It is impossible not to be enthusiastic about the 74 diverse lots in an online sale with a range of paintings, drawings and sculpture from the 19th century to the present day. The combined estimate is €816,500-€1,231,600. There is a Gerard Dillon – Village on the Hill, a lively Paul Henry – The Entrance to Killary Bay – John Lavery’s last painting – Gypsies in Ireland and Last Bastion of the Old Theatre Royal by Harry Kernoff.  This second Theatre Royal closed its doors in 1934 and was demolished soon after.  There are 18 works from the collection of the late Irish American Brian P Burns, who amassed one of the greatest collections of Irish art in private hands.
    Contemporary artists and sculptors represented include Rowan Gillespie, Linda Brunker, John Behan, Patrick O’Reilly, Maser, Joy Gerrard, Diana Copperwhite, Richard Hearn, Blaise Smith and Melissa O’Flaherty and there are early works by Erskine Nicol and James Arthur O’Connor. There will be artists talks at the RHA at noon today by John Behan, Melissa O’Flaherty and Maser and at noon tomorrow by Diana Copperwhite, Richard Hearn and Blaise Smith.

    Glengariff from the Kenmare Road, Evening, 1862  by William McEvoy  from the Brian P Burns Collection at Sotheby’s. UPDATE: THIS MADE £6,300


    Tuesday, November 1st, 2022
    PAUL HENRY RHA (1876-1958) – Village by the Marsh (1934-1935) MADE 210,000 AT HAMMER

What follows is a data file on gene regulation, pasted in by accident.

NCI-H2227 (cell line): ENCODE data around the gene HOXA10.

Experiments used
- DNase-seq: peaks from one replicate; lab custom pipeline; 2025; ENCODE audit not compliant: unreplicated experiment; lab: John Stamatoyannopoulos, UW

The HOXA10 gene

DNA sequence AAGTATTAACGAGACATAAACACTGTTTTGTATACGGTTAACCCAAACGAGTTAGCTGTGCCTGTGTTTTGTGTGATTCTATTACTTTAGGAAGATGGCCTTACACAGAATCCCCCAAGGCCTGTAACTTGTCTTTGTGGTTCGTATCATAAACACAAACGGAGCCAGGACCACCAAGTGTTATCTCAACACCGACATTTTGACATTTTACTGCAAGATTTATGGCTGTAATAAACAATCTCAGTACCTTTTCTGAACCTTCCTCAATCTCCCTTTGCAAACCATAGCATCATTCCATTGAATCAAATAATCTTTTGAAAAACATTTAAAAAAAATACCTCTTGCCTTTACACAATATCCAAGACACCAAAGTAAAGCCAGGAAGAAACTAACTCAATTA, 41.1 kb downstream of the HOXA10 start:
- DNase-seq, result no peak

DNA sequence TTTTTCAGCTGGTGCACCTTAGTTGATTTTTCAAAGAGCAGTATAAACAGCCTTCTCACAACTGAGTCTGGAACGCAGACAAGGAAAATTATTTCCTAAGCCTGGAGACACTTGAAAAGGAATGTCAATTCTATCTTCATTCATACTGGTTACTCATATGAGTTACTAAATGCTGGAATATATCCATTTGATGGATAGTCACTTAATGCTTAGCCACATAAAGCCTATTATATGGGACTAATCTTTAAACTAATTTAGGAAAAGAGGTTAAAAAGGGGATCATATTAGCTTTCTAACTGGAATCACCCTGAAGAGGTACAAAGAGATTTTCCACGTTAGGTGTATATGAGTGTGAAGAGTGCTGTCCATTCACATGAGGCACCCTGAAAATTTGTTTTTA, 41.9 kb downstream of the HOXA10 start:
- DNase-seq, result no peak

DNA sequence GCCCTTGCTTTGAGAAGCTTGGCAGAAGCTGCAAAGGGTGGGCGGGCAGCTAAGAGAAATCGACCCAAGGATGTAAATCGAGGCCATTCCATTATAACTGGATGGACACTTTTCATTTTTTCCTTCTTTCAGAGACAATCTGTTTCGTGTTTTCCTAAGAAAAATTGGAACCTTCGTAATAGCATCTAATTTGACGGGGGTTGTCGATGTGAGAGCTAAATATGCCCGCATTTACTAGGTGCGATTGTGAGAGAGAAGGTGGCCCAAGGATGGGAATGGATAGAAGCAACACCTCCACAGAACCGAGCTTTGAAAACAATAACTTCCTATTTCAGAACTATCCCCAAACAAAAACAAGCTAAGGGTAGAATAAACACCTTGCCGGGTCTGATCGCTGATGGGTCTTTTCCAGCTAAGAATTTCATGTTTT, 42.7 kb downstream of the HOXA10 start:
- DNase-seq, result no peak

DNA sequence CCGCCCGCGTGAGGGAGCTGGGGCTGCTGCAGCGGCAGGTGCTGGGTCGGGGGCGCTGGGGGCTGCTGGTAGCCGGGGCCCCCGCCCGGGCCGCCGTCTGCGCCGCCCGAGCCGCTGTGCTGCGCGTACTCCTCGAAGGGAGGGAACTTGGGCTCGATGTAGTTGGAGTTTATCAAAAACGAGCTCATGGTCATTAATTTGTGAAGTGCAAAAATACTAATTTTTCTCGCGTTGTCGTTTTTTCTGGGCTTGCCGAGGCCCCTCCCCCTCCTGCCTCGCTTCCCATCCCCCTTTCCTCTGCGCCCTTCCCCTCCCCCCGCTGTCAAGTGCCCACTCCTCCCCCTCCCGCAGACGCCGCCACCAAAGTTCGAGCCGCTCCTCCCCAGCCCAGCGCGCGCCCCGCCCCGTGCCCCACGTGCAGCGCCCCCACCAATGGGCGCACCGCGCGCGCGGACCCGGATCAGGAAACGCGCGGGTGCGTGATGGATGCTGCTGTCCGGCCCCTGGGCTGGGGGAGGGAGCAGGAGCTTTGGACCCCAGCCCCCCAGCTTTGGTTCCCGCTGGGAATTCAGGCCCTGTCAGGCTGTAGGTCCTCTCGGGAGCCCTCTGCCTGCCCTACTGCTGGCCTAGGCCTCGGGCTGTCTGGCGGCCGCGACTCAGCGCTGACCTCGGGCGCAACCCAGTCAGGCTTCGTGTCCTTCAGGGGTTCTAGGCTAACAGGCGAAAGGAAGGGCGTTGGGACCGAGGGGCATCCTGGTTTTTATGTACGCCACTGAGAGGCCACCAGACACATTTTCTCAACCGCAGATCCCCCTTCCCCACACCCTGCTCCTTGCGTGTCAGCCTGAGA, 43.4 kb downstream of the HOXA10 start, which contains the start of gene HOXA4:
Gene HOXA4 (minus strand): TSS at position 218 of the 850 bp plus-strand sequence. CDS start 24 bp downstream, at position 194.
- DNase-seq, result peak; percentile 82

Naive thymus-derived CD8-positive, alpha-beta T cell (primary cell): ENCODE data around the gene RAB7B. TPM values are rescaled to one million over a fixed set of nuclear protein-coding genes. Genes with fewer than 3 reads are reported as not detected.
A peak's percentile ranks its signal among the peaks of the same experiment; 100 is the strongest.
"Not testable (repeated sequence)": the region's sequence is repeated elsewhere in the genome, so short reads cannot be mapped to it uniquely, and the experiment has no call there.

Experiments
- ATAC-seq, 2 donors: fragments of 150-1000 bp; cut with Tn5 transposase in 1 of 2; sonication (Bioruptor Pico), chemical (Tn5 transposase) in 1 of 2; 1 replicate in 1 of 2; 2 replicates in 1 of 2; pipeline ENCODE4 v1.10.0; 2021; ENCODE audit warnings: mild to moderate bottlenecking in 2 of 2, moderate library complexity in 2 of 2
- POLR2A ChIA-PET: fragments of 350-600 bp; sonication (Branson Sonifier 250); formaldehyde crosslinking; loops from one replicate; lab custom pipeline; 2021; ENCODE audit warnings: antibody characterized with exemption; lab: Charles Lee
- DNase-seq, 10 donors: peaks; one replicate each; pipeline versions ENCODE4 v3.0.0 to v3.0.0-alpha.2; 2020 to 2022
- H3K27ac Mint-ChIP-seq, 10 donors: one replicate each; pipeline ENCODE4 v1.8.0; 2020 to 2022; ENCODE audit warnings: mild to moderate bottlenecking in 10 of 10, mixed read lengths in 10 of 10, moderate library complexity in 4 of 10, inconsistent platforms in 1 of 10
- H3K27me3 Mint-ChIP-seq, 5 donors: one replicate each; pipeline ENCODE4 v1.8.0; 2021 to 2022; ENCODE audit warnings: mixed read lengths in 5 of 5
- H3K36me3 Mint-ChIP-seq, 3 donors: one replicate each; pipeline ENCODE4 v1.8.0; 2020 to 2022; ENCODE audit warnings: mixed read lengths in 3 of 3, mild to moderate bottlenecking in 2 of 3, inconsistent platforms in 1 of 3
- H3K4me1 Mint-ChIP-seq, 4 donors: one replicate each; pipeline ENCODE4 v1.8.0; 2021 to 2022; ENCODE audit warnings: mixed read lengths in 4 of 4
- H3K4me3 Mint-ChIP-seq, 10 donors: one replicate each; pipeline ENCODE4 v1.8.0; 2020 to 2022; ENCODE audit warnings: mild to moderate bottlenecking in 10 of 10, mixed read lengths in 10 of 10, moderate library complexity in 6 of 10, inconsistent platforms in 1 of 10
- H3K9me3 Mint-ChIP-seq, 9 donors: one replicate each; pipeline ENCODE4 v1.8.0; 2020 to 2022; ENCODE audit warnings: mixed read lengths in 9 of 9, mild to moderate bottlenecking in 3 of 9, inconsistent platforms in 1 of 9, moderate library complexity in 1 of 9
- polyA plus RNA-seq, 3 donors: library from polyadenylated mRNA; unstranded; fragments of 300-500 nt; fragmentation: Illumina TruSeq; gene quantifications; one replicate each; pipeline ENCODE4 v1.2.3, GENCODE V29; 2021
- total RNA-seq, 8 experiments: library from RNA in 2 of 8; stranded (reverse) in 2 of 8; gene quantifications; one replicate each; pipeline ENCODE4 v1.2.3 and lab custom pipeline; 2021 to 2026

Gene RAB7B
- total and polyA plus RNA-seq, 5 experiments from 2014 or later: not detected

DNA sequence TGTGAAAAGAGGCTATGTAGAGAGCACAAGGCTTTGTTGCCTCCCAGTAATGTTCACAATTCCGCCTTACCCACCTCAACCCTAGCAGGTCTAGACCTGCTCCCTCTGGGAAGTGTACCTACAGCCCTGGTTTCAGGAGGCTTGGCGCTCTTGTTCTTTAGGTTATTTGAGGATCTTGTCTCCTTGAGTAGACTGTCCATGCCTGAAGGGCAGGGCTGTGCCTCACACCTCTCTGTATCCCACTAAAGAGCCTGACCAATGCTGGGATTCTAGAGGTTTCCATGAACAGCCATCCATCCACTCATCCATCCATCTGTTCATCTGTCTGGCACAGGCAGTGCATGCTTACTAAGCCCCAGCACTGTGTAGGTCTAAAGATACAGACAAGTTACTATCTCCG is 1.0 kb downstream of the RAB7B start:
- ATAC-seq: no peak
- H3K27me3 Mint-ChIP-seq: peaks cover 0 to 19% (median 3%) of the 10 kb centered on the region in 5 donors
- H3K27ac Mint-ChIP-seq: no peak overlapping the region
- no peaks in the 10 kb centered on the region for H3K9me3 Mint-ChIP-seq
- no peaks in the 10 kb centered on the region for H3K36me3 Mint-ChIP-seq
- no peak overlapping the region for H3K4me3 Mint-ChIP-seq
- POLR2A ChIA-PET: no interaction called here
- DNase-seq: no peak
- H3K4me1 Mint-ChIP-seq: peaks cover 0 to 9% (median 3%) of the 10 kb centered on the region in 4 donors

Village by the Marsh by Paul Henry made a hammer price of 210,000 at Morgan O’Driscoll’s Irish and International art online sale this evening. The oil on canvas, measuring 18.1 inches x 22.1 inches, had been estimated at 200,000-300,000. Through the Woods to the Sea by Jack B. Yeats made a hammer price of 115,000 over a top estimate of 70,000 and My River by Yeats made 80,000 at hammer, which was the top estimate.

    Among the other hammer prices were: Composition by Mainie Jellett (46,000); The Tain, Deer Among Dolmens by Louis le Brocquy (38,000); Atlantic Famine Ship by John Behan (36,000); Blue and Brown Still Life with Knife by William Scott (34,000); Glendalough by Sir John Lavery (34,000); Seascape, Large Frigate off Haulbowline, Cork Harbour by George Mounsey Wheatley Atkinson (32,000); The Big Tree, Bantry Bay by Letitia M Hamilton (23,000); Composition by Mainie Jellett (25,000); Circus goes to the Island by John Shinnors (20,000); Leaving for Achill by William Henry Bartlett (18,000); Jessie’s Hearted Scarecrow and Moon by John Shinnors (18,000); Achill Sound by Markey Robinson (18,000); Under Lismore Bridge by Arthur Maderson (14,000), Exercising on a Cloudy Morning by Peter Curling (11,500); Sleep by Christopher le Brun (11,000) and Swollen Water by Hughie O’Donoghue (10,500).


    Tuesday, September 27th, 2022

    The Changing Dawn and Rivermouth by Jack B Yeats were the top lots at Whyte’s evening auction in in Dublin on September 26.  They made hammer prices of €220,000 and €180,000 respectively. William Scott’s Chinese Orange III made €110,000. Other top hammer prices were:  The Lady Parmoor by Sir John Lavery (€58,000); Portrait of Daniel O’Connell by Sir Martin Archer Shee (€34,000); The Bridge by Sir John Lavery (€30,000); Composition with Steps, Dun Laoghaire and Monkstown by Donald Teskey (€29,000)  The Good Stuff by Sean Keating (€28,000) and Black and White She Scarecrow by John Shinnors (€25,000).

    The auction grossed €1.65 million with 83% of lots sold on the night.


    Saturday, September 24th, 2022
    The Changing Dawn by Jack B Yeats at Whyte’s. UPDATE: THIS MADE 220,000 AT HAMMER